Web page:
Four months down the line after Russia’s invasion of Ukraine in 2022, short of Russia using the ‘Nuclear Option’ or capitulating to ‘direct talks’ with Ukrainian President Zelenskyy (Ukraine’s condition for ceasefire dialogue), Russia’s global strategic stature of a resurgent Russia stands severely blunted and so also its quest to re-emerge as an alternative global power centre.
Russia has consequently suffered grievous losses flowing from inability to imposing overwhelming Russian military might on virtually defenceless Ukraine in an all-out war which Russia wanted the world to believe that Russian invasion of Ukraine was ‘Special Operations’.
Russia’s perceptionaly loss of its ‘ Global Strategic Stature’ post-Ukraine Invasion and implications emerging from it need to be examined on multiple planes to grasp the full import of heavy damage inflicted on Russia’s global strategic stature by Russian President Putin’s ill-advised and ill-timed ‘War of Choice’
Geopolitically, Russia in June 2022 stands diminished and will no longer be viewed as an alternative power-centre rivalling the United States. Russia today stands diplomatically isolated in global affairs with its dubious support resting on China, North Korea and Pakistan.
Russia has lost heavily post-Ukraine Invasion on its long-standing strategic partnership with India. India may have stepped back from outright condemnations of Russia in United Nations and bought cheap embargoed Russian oil but within India there is widespread condemnation of Russian military adventurism.
Indians draw parallels with Chinese similar military adventurism against India on the Himalayan Borders with China Occupied Tibet.
Post-Ukraine Invasion, Russia has been more intensely pushed into China’s strategic and economic embrace reducing Russia to a China-dependent client-state. Russia on present indications has limited geopolitical, strategic and economic space to wriggle out from the China cleft-stick. This reduces Russia’s global leverages.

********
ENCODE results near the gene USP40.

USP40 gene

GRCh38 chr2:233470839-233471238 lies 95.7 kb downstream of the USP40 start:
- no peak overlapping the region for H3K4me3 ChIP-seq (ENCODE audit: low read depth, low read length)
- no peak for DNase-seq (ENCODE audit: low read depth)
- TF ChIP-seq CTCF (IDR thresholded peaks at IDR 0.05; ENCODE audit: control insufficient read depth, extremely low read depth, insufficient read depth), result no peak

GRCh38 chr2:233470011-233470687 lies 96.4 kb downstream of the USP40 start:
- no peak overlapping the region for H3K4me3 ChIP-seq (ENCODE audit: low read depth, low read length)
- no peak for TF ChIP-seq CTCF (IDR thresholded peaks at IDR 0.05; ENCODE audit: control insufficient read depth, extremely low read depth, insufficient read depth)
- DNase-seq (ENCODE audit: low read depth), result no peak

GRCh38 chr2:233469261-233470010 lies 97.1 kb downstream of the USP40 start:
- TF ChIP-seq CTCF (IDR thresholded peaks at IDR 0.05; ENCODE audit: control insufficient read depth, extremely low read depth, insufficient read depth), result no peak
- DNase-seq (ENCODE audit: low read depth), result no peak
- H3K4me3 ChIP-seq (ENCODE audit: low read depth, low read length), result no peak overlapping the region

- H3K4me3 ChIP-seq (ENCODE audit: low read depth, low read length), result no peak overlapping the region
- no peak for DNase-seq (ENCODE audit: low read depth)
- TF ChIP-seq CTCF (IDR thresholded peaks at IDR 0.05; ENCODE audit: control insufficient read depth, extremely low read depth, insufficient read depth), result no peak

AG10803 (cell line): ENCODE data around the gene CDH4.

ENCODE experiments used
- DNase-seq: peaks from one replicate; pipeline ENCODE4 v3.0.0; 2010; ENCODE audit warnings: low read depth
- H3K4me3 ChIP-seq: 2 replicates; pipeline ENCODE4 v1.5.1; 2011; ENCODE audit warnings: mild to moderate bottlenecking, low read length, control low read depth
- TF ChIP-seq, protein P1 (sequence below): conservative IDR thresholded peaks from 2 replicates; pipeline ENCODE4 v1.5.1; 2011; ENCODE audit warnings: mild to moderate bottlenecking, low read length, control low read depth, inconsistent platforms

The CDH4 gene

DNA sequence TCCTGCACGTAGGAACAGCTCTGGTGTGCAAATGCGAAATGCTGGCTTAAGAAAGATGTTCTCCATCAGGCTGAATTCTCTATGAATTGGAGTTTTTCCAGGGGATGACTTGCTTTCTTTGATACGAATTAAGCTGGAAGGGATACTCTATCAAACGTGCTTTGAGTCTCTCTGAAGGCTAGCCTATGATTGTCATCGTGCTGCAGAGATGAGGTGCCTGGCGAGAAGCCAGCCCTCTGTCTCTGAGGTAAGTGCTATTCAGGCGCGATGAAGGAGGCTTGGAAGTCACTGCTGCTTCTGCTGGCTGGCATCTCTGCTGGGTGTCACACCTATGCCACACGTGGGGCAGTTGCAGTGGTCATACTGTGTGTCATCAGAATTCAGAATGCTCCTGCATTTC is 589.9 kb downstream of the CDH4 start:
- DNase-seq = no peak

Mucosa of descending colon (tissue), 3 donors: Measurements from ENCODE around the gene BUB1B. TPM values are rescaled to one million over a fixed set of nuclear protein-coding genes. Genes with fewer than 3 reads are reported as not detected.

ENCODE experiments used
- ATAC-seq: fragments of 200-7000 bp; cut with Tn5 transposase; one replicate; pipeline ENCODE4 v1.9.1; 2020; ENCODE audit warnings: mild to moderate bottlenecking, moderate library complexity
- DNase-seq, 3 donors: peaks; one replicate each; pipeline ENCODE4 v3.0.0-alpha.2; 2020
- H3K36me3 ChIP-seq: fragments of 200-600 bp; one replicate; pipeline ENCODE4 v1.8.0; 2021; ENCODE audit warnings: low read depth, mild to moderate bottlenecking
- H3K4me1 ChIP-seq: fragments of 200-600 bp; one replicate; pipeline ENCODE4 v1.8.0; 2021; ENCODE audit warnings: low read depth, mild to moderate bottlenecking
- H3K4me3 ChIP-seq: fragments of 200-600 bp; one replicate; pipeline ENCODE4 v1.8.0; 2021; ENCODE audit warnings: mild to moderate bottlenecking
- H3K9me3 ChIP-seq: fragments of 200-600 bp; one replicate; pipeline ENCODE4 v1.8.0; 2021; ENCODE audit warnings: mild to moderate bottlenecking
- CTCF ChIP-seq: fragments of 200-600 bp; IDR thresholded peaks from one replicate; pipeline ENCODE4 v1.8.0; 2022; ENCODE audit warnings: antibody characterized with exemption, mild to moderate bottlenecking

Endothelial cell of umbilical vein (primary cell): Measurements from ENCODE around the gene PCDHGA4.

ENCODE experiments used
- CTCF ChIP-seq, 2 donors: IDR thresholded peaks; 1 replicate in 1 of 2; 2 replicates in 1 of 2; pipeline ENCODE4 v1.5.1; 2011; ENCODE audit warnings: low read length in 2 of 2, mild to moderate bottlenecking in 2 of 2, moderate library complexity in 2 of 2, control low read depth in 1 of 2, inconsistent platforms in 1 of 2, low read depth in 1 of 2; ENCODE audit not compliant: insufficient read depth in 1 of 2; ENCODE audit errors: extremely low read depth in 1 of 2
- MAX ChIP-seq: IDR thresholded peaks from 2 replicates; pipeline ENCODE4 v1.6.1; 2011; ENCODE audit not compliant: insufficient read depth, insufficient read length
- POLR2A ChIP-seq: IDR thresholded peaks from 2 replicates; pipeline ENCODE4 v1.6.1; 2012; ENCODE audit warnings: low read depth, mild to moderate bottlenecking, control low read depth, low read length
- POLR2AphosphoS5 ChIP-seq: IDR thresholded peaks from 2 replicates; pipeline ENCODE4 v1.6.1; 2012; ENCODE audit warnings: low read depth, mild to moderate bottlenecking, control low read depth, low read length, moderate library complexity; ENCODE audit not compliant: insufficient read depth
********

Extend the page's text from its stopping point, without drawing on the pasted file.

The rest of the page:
The United States and NATO are in an undeclared ‘war state’ with Russia on its Ukraine Invasion. What is unfolding is a proxy war intensely crafted by them to ‘bleed Russian might’ in Ukraine strategically enfeebling Russia.
In overall strategic terms, Russia was for some years were being viewed as the B-Team of China. Post-Ukraine Invasion, Russia’s sole counterweight to Western Powers in stark realism terms gets limited solely to China and the Russia-China Axis. This is a demeaning loss of global strategic stature for Russia as an erstwhile Superpower rivalling the United States, with China then nowhere in sight.
Consequently, Russia’s global stature inn strategic and military strength and combat effectiveness stands severely dented. Russia’s personnel, military hardware and materiel losses have been heavy and with an enfeebled Russian economy would take decades to recoup.
In my very first Eurasia Analysis on Ukraine on March 5 2022,I had predicted that Russia’s Ukraine invasion would ultimately end-up as Russia’s “Afghanistan 2.0”. Precisely, unfolding military developments with unprecedented Ukrainian Resistance stiffened by advanced military weapons increasingly supplied by United States and NATO has resulted in ‘bleeding of Russian military might’ in Ukraine.
Perceptionaly, the strategic loss to Russia’ becomes more telling on global perceptions of its strategic might as 24/7 TV media coverage flowing from Ukraine theatre of war visually highlight Russian losses of its tanks, APCs, attack helicopters and Russian Navy battleships torpedoed and sunk in Black Sea by Ukraine Resistance. In addition the Russian Army has suffered heavy personnel losses in thousands including half a dozen Russian Army Generals.
Ukraine too has suffered heavily with Russian Army’s indiscriminate bombardment of civilian urban centres and infrastructure. But what has come to the fore is that four months down the line Russia has failed miserably to break the ‘National Will’ of the Ukrainian people to submit to Russian military might.
Summing-up Russia’s military losses in its Ukraine Invasion it is starkly evident that Russian overwhelming conventional military power has been militarily ineffective, Russian Army’s military prowess resting on massed use of firepower is questionable and so also is questionable the ‘fighting will’ of Russian Army.
Economically, Russia’s economic strength and resilience stands emasculated by US & Western sanctions applied post-Ukraine Invasion. Russian economy will be more strangled by Western sanctions if Russian President Putin persists in ‘Turning Defeat into Victory’.
Russia’s vast energy resources on whose high global prices Russian economic stability rested and which provided a $ 400 billion military build-up now is threatened by stringent Western economic sanctions.
Economic deprivations are likely to fuel domestic political discontent with serious implications for stability of the Russian State. Initial indicators are already are emerging to the fore.
In conclusion, what can be summed up is that Russian President Putin’s ‘War of Choice’ in Ukraine Invasion has badly misfired and not only endangers President Putin’s longevity in power at Russia’s helm but more seriously sets-back Russia by decades in its quest for regaining its global stature as an alternative centre of power.